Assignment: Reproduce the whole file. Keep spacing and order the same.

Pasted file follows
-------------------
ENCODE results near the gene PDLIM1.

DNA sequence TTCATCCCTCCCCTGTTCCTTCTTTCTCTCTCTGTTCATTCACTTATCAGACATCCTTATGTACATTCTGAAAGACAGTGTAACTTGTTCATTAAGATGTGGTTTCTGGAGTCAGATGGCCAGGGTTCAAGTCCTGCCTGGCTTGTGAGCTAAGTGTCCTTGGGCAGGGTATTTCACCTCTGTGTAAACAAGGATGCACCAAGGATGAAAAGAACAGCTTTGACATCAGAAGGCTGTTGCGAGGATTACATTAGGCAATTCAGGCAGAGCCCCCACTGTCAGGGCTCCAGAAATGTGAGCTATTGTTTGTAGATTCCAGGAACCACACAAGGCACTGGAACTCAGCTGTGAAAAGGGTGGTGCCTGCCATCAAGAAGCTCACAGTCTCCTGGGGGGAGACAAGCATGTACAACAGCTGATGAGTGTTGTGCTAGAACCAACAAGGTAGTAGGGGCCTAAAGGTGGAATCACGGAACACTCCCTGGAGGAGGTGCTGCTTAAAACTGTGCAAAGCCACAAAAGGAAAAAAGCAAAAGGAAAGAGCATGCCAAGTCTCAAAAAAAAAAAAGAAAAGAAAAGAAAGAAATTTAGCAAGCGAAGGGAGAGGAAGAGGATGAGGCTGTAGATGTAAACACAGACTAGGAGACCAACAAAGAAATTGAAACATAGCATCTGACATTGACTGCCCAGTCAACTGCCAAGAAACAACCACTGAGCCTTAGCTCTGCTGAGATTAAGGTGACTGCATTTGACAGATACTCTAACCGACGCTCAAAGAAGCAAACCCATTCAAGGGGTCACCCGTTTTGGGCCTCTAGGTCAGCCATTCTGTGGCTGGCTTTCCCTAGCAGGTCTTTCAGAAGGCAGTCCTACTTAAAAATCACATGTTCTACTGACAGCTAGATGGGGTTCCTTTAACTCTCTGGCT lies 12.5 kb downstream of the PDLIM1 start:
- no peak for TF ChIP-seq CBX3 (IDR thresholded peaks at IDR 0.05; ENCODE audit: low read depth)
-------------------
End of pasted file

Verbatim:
ENCODE results near the gene PDLIM1.

DNA sequence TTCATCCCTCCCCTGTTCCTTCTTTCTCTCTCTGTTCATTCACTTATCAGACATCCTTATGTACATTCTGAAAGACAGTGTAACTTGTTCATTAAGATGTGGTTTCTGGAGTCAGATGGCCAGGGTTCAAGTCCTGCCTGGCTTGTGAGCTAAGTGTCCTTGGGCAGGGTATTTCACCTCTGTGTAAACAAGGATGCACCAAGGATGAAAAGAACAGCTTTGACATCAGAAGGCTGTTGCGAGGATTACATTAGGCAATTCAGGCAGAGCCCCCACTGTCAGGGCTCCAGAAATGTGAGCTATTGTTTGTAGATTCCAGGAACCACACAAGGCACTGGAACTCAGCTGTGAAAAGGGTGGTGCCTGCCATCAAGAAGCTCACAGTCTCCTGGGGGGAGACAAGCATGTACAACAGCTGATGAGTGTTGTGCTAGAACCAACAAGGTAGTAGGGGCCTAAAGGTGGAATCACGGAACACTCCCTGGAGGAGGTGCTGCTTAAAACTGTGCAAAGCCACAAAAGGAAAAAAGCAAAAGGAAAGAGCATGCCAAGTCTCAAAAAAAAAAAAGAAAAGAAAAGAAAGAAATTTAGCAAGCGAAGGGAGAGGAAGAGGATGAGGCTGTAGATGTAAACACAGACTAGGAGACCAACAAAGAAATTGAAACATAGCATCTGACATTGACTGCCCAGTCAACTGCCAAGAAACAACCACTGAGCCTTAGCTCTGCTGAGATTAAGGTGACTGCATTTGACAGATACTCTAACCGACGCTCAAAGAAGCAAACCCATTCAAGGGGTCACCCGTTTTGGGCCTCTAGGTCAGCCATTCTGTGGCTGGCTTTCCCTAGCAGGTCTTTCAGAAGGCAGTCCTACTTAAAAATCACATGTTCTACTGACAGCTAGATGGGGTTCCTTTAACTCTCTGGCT lies 12.5 kb downstream of the PDLIM1 start:
- no peak for TF ChIP-seq CBX3 (IDR thresholded peaks at IDR 0.05; ENCODE audit: low read depth)